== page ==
Tuesday, January 17, 2017

New Law Would Ban Foraging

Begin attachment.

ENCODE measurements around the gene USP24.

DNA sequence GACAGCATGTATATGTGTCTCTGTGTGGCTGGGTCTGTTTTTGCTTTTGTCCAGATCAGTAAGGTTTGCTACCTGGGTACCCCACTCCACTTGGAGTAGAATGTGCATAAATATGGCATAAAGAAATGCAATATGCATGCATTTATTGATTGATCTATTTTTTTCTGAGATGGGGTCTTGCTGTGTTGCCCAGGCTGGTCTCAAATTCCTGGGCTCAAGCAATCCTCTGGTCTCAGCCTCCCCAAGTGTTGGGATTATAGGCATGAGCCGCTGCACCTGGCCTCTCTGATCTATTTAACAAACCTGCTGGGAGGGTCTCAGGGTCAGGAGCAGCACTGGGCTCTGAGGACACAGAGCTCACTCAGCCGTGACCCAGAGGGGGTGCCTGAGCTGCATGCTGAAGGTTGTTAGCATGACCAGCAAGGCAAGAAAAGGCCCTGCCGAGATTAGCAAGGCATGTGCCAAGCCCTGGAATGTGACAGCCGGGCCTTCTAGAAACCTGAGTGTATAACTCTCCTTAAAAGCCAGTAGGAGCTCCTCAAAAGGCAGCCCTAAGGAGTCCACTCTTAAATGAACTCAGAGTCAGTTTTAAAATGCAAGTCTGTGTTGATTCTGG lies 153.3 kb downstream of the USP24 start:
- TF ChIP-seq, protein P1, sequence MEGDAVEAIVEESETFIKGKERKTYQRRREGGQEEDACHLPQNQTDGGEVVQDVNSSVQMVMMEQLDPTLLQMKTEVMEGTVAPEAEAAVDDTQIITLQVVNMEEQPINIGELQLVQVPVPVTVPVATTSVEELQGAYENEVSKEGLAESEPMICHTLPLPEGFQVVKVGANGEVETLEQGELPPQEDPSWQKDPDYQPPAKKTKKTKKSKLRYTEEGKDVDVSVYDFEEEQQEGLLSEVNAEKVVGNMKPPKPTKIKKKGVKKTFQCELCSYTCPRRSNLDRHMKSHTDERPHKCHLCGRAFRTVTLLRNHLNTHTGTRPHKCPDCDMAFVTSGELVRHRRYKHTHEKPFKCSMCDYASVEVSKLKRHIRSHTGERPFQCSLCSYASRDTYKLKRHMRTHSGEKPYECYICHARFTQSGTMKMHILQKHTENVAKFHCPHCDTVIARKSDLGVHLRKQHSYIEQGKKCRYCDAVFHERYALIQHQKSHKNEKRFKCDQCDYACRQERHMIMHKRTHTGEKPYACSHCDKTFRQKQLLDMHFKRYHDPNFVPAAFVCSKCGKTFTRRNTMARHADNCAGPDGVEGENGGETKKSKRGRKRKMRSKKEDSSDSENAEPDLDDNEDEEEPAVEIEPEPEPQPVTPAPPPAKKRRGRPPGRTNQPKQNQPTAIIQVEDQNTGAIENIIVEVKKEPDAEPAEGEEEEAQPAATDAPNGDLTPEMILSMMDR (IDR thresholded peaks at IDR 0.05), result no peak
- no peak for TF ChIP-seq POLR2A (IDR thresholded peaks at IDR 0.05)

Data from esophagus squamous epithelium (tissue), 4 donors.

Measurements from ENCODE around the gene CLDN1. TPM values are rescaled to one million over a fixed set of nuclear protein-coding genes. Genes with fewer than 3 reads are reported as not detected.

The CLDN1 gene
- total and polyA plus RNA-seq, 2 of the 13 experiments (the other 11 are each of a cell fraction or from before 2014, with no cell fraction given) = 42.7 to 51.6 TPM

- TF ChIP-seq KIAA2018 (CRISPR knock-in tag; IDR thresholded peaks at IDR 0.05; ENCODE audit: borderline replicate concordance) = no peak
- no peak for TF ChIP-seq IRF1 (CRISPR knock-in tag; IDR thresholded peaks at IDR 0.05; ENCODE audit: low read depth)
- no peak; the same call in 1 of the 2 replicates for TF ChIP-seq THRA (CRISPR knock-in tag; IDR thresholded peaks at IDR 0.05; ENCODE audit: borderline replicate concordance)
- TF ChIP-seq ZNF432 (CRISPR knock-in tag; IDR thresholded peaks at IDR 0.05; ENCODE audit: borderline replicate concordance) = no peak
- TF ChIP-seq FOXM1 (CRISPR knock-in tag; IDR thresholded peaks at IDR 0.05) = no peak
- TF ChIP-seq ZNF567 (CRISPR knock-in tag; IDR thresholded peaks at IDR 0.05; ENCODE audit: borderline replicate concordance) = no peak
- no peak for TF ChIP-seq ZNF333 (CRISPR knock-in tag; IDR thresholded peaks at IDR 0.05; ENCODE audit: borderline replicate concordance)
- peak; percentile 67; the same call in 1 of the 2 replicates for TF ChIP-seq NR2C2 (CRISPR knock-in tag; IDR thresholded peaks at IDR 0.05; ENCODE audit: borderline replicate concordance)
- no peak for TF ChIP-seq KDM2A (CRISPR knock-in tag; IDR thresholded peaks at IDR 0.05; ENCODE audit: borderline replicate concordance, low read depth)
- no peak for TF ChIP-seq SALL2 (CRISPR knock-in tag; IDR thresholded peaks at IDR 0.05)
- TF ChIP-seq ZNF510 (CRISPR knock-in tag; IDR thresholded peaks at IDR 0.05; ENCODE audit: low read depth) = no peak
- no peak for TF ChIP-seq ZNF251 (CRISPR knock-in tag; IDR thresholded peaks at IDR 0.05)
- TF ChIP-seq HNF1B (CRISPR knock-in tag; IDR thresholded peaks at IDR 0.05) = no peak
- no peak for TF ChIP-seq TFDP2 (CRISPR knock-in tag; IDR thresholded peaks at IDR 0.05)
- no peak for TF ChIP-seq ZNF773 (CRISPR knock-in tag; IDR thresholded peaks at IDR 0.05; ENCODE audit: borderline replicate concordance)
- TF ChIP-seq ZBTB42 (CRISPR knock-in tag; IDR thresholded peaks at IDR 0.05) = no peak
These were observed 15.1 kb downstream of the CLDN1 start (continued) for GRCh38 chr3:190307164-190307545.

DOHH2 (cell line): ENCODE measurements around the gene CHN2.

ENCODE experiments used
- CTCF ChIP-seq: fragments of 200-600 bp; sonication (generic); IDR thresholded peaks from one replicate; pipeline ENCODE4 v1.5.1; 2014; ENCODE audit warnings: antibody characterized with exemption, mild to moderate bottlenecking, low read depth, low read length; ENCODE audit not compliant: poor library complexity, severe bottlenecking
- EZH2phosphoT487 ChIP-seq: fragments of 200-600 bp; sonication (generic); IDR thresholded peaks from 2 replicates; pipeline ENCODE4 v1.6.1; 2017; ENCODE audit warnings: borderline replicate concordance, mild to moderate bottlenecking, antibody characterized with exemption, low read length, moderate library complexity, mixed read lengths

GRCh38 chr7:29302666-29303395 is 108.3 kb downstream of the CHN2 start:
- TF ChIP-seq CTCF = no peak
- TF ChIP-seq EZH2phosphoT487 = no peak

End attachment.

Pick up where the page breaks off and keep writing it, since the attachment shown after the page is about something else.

Maine lawmakers are considering passage of a new law which would effectively ban foraging. Commercial harvesting of wild mushrooms and ostrich fern fiddleheads has created an atmosphere of chaos. Commercial harvesters often violate their privilege of harvesting on private land. When this all began, I feared that the actions of a few bad apples might unjustly reflect upon all of us who do no harm. The sad truth is, most of us don’t cause any harm whatsoever. In addition, ostrich fern fiddleheads are only one in a long list of wild edibles. We who pick stinging nettles, dock, wintercress, fireweed shoots, common cattails and any number of items that few people are even acquainted with are doomed to suffer because of the harmful actions of a few. But when any wild product (the bill is aimed at mushrooms and fiddleheads, but because it is so poorly worded, it by necessity covers all edible wild plants) becomes the target of a commercial industry, problems are sure to follow. In years past I used to go to the sea and with a long-handled net, harvest sea urchins for my own personal use. Do that now and wind up in jail. Ditto for baby eels. And the list goes on. But we who are honest should not have to pay for the harm imposed by commercial interests. I have included, below, the text of the proposed new regulations. They are Draconian to a fault. Hopefully, we foragers can come together and convince lawmakers to refine the language of their new law so that it only deals with mushrooms and fiddleheads. Again, hardly anyone except for we few foragers care about or are even familiar with the great body of wildlings that we enjoy harvesting and eating. Here’s hoping that we can act in time to avert this needless disaster. An Act To Prohibit Foraging on Private Land without Permission Be it enacted by the People of the State of Maine as follows: Sec. 1. 12 MRSA §8842-A, sub-§1, as amended by PL 2015, c. 55, §1, is further amended to read: 1. Cutting prohibited. A person may not: A. Cut or harvest Christmas trees or, evergreen boughs or edible wild food on land of another without securing written permission or a bill of sale from the owner or the owner's authorized agents and having a copy of this written permission or bill of sale in immediate possession. Violation of this paragraph is a Class E crime; or B. Violate paragraph A when: (1) The value of the trees or, boughs or edible wild food is more than $10,000. Violation of this subparagraph is a Class B crime; (2) The person is armed with a dangerous weapon at the time of the offense. Violation of this subparagraph is a Class B crime; (3) The value of the trees or, boughs or edible wild food is more than $2,000 but not more than $10,000. Violation of this subparagraph is a Class C crime; (4) The value of the trees or, boughs or edible wild food is more than $1,000 but not more than $2,000. Violation of this subparagraph is a Class D crime; or (5) The person has 2 prior Maine convictions for any combination of the following: theft; any violation of Title 17-A, section 401 in which the crime intended to be committed inside the structure is theft; any violation of Title 17-A, section 651; any violation of Title 17-A, section 702, 703 or 708; or attempts thereat. Title 17-A, section 9-A governs the use of prior convictions when determining a sentence. Violation of this subparagraph is a Class C crime. Sec. 2. 12 MRSA §8842-A, sub-§§2 and 3, as enacted by PL 2003, c. 452, Pt. F, §40 and affected by Pt. X, §2, are amended to read: 2. Transport prohibited. A person may not: A. Transport Christmas trees or, evergreen boughs or edible wild food without written permission or a bill of sale from the owner of the land where the trees or, evergreen boughs or edible wild food were harvested or that owner's authorized agents. Violation of this paragraph is a Class E crime; or B. Violate paragraph A when: (1) The value of the trees or, boughs or edible wild food is more than $10,000. Violation of this subparagraph is a Class B crime; (2) The person is armed with a dangerous weapon at the time of the offense. Violation of this subparagraph is a Class B crime; (3) The value of the trees or, boughs or edible wild food is more than $2,000 but not more than $10,000. Violation of this subparagraph is a Class C crime; (4) The value of the trees or, boughs or edible wild food is more than $1,000 but not more than $2,000. Violation of this subparagraph is a Class D crime; or (5) The person has 2 prior Maine convictions for any combination of the following: theft; any violation of Title 17-A, section 401 in which the crime intended to be committed inside the structure is theft; any violation of Title 17-A, section 651; any violation of Title 17-A, section 702, 703 or 708; or attempts thereat. Title 17-A, section 9-A governs the use of prior convictions when determining a sentence. Violation of this subparagraph is a Class C crime. 3. Inspections and investigations. An officer authorized to make inspections and investigations under this article may require of any person, firm or corporation engaged in cutting, harvesting or transporting Christmas trees or,evergreen boughs or edible wild food to show: A. If engaged in cutting or harvesting trees or, boughs or edible wild food belonging to another, a current written permit or bill of sale issued pursuant to subsection 1, paragraph A; and B. If engaged in transportation, a current written permit, bill of sale, port of entry statement or other written proof of ownership when transporting for commercial purposes trees, loose or in bundles, or boughs, loose or baled, or edible wild food. A driver shall carry this permit on the driver's person or in the vehicle. Sec. 3. 12 MRSA §8844, as repealed and replaced by PL 1983, c. 507, §2, is amended to read: § 8844.Seizure or attachment Any officer authorized to make inspections, investigations or arrests under this Article may seize and hold Christmas trees or, evergreen boughs or edible wild food until proof of ownership has been established. If no proof of ownership has been established, the officer shall try to determine where those trees or, boughs or edible wild food were cut or harvested and notify the landowner. If the owner does not want the trees or, boughs,or edible wild food or ownership cannot be determined, the State may dispose of them and any money derived from the disposition of the trees and,boughs shallor edible wild food must be paid to the landowner, if histhe landowner's identity can be established and, otherwise, to the Treasurer of State to be credited to the General Fund. Sec. 4. 12 MRSA §8847, as repealed and replaced by PL 1983, c. 507, §4, is amended to read: § 8847.Enforcement agencies State police, county sheriffs, municipal law enforcement officers, state forest rangers and game wardens are authorized to make inspections, investigations, arrests and disposals of trees and, boughs or edible wild food under thisArticlearticle. Sec. 5. 22 MRSA §2175, sub-§3, as amended by PL 2013, c. 533, §21, is further amended to read: 3. Refusal to certify; revocation of certification. The Department of Health and Human Services may decline to certify any person adjudged to have violated Title 12, chapter 805, subchapter 3, article 2 with regard to harvesting or transporting wild mushrooms or determined to lack the appropriate training to safely harvest, broker or sell wild mushrooms, in accordance with rules adopted by the Department of Health and Human Services pursuant to this section. The Department of Health and Human Services may revoke, in accordance with the Maine Administrative Procedure Act, the certification of any person in accordance with rules adopted by the Department of Health and Human Services pursuant to this section or any person adjudged to have violated Title 12, chapter 805, subchapter 3, article 2 with regard to harvesting or transporting wild mushrooms. Sec. 6. Maine Revised Statutes headnote amended; revision clause. In the Maine Revised Statutes, Title 12, chapter 805, subchapter 3, article 2, in the article headnote, the words "transportation or cutting of christmas trees" are amended to read "transportation, cutting or harvesting of christmas trees, evergreen boughs and edible wild food" and the Revisor of Statutes shall implement this revision when updating, publishing or republishing the statutes. SUMMARY This bill requires anyone harvesting edible wild food to have written permission or a bill of sale from the landowner before harvesting or transporting. The permission requirements and enforcement provisions of this bill are the same as currently exist in Maine law for commercial harvesting of Christmas trees and boughs for wreaths. The bill also authorizes the Department of Health and Human Services to decline to certify or to revoke the certification under the Maine Wild Mushroom Harvesting Certification Program of any person found in violation of the prohibition.